Remembrance, like a candle, burns brightest at Christmas time. Charles Dickens
Getting into the Christmas and overall holiday spirit in South Florida is sometimes not easily achieved when you were born and raised in the North East with cold-temperature Christmases, while the outside temperatures here are roughly the same as it is on the Fourth of July, or Halloween, or Easter or Valentines Day. The exception is anytime I walk by real Christmas trees for sale and catch the whiff of cut fresh evergreens. That smell carries me back to assorted Christmastimes, especially those in my youth.
I was the youngest of three children to a blue-collar father and stay-at-home mother. We lived in a two-story duplex in a Philadelphia suburb and we knew all of our neighbors by name on both sides of the entire street. Our Christmas tradition as far back as I can remember consisted of a family outing to pick a tree the week before Christmas and letting the tree get acclimated to the inside temperature for 24 hours before putting it in a stand and giving it water. In nakedness, the chosen tree stood silently awaiting Christmas Eve, nestled nicely between a beautiful fireplace and a large console black and white television set. In our house, Santa visited and did everything while we slept; decorated the tree, wrapped all the presents, and scattered them willy-nilly under the tree.
The sudden fragrance of evergreen a few days ago brought an instant image of walking down the steps to the living room on a Christmas morning and seeing for the first time a room magically transformed into a Christmas wonderland filed with a brightly decorated tree, enough presents to fill half the room, and a cozy fire in the fireplace, being reassuringly told that the fire was made after Santa had been long gone. Each year one of us was honored with the job of selecting the next present to be opened followed by handing the gift personally to the recipient. I usually got very fidgety and annoying if one or two presents went by without my name being called. Being the youngest child, I was a spoiled brat so naturally my behavior often needed correction. I never once believed in my youth that “giving was better than receiving.” When all the presents had been distributed, the highlight each year was one hidden present for each of us that could only be found by following a hand-written series of clues hidden about the house. The three of us each took our respective turns dashing madly from room to room, basement to attic. My favorite year’s hunt took me finally to the front porch where a 26″ black, 3-speed bicycle sat regally underneath a giant red bow.. I hopped on, still wearing my pajamas and slippers and ignoring the cold weather, rode around my neighborhood for wonderful, carefree hours. Strange behavior I know, but happy behavior.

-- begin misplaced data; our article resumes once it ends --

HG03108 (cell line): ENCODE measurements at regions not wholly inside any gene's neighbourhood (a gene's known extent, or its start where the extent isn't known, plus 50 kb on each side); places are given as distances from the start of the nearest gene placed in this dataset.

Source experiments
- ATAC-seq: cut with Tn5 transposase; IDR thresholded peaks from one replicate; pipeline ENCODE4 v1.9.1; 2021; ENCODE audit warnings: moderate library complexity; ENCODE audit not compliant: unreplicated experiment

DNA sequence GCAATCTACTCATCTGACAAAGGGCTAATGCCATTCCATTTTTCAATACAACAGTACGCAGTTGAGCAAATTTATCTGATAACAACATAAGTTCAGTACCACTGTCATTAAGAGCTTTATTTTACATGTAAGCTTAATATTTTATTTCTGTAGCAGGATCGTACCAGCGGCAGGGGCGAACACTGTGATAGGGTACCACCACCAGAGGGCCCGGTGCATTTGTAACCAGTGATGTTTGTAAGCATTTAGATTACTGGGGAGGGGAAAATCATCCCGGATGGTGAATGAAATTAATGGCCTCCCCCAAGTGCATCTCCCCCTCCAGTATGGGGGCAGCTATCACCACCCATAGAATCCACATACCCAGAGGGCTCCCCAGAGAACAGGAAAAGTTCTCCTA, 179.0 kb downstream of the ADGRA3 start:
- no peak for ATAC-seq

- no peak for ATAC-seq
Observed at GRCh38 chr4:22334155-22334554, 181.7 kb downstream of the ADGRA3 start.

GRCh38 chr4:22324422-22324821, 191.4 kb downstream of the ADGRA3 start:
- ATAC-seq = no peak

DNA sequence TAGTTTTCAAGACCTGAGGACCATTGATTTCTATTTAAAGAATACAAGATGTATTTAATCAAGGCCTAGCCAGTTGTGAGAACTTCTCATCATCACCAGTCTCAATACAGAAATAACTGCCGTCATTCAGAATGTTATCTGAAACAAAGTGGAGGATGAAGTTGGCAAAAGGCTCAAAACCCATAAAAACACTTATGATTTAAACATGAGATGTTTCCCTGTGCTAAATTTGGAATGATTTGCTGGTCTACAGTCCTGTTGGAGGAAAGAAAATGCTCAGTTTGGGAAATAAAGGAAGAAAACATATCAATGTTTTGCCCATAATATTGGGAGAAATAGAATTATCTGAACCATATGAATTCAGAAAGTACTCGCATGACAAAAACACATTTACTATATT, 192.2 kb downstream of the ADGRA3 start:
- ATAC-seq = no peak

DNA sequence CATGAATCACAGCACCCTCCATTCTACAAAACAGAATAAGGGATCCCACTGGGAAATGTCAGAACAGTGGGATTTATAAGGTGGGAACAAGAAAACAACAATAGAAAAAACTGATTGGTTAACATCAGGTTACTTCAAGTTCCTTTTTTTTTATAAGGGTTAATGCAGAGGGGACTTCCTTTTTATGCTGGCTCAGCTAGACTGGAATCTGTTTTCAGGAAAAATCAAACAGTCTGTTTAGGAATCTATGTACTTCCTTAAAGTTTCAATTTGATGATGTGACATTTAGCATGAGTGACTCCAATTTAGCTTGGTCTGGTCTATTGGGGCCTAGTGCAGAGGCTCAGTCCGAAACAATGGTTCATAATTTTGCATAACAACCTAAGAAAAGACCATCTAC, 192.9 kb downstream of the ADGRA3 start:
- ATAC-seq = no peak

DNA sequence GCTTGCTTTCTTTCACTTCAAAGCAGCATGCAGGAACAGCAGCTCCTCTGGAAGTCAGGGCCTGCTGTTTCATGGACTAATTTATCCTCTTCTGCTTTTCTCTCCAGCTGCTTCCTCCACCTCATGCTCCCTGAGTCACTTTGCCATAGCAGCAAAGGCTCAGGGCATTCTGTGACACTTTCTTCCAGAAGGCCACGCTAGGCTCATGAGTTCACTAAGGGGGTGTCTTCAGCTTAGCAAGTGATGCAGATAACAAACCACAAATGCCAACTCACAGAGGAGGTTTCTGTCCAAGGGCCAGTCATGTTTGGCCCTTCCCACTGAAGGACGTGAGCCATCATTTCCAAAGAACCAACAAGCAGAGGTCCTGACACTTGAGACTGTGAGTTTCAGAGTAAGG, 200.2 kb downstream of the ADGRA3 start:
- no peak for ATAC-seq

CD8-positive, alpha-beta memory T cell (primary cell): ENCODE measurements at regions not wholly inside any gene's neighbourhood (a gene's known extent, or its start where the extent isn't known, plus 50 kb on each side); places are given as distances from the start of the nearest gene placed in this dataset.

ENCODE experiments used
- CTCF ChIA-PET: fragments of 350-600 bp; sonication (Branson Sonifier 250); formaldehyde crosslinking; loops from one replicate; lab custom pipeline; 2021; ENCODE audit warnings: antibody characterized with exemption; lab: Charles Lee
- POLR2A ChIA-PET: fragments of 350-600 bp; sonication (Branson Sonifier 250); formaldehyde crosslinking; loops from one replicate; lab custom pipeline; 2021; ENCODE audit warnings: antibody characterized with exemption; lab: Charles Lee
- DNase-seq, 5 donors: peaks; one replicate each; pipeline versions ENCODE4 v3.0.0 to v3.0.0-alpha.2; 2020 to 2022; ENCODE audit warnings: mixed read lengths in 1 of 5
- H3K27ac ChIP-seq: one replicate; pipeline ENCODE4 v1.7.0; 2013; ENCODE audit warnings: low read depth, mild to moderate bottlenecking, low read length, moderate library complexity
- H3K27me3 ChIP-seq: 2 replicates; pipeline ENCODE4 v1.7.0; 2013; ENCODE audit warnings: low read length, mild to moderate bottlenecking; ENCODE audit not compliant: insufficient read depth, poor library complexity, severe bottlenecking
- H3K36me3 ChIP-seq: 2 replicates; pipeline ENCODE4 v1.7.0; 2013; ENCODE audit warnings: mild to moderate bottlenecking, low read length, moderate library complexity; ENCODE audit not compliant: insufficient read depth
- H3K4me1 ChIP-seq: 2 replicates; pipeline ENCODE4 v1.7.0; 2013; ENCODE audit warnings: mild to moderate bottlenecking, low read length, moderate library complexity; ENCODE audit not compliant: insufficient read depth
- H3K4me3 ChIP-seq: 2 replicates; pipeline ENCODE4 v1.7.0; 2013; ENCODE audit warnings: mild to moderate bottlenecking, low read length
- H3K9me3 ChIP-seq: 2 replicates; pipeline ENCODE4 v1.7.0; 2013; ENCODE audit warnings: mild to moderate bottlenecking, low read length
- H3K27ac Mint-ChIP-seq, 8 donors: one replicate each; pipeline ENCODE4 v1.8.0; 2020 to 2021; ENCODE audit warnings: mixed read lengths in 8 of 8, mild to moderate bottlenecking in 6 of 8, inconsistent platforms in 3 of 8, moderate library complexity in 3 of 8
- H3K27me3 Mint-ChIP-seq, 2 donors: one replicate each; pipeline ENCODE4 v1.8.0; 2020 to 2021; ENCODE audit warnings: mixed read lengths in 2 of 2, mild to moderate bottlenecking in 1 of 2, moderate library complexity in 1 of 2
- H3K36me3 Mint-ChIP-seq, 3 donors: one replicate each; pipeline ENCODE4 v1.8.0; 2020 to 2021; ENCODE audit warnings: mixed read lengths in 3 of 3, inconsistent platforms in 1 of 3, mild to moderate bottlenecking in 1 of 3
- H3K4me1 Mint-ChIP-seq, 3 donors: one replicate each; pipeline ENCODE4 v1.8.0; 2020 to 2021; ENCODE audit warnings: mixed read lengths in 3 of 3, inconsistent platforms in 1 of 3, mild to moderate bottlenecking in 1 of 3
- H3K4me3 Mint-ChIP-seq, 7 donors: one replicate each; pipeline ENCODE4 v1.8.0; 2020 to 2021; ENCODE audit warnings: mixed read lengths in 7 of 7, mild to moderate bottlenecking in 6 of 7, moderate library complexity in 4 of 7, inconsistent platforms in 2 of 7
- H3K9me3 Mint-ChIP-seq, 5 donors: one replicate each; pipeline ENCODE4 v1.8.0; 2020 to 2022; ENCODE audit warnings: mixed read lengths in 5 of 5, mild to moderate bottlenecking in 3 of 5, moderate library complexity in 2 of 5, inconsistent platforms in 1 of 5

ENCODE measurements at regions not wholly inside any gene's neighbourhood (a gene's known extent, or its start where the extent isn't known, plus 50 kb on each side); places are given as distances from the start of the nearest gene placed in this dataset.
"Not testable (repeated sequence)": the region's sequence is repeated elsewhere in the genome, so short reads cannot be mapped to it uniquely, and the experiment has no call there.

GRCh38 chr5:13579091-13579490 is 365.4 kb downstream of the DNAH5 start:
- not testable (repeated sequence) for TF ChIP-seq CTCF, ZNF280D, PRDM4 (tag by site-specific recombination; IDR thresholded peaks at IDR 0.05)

My worst year became the worst year because of an accident. After following all the clues, I was rewarded with a hand-made, hand-stained cherry wood knight’s broad sword, just like King Arthur and his round-table followers used to combat the realm’s enemies. And to make it truly unique to me, my name was etched and painted in white on the cross bar. I loved it! It was the most beautiful gift I had ever seen and what made it extra, extra special was that my Dad had made it himself, especially for me. I loved it so much I tore out the back door and ran four houses away from me to my best-buddy Clark’s house. He came out and we went to his back yard looking for something to vanquish. Clark asked if he could hold it and when firmly in his clasp, he swung it behind him, hitting accidentally a metal pole in the ground that was used as one support of lines to hang laundry outside. “Crack” went the sword, splitting itself into three pieces. I stood stunned a few seconds before the tears came. I walked back home listening to Clark’s heartfelt “I’m sorry…I’m sorry…I’m sorry” behind me. I showed my father the sword’s remains and he told me there would never be another sword like that because I didn’t know how to take care of things, and proceeded to lecture me on why it is important to be able to take care of things so that accidents wouldn’t happen. To this day I mourn the loss of that sword and the symbolic personal bond between my father and me. A few Christmases later, he gave me another sword with a covering sheath made out of metal, both beautifully inscribed with assorted decorations and symbols. It’s handle was made of ivory with a knight’s head carved on the very top. I took it into imagined battles many times and survived with only two separate dents in the sheath; this made it more difficult to slide the sword in and out of the sheath. My father just shook his head, disapproving silently. It was to be my last magical gift of youth I ever received. I credit that fact with my life-long inability to take care of nice things, especially favored glasses and dishes bought by my wife. However, the sword never broke and I still have it and dented sheath today. One of my granddaughters years ago asked me if I would give it to her some day and I promised I would. That day is rapidly approaching, and when it arrives, I will lovingly hand it over and tell her to enjoy it however she wants, without any additional discourse on the importance of taking care of it. After all, what good is a female knight with a sword she can’t use?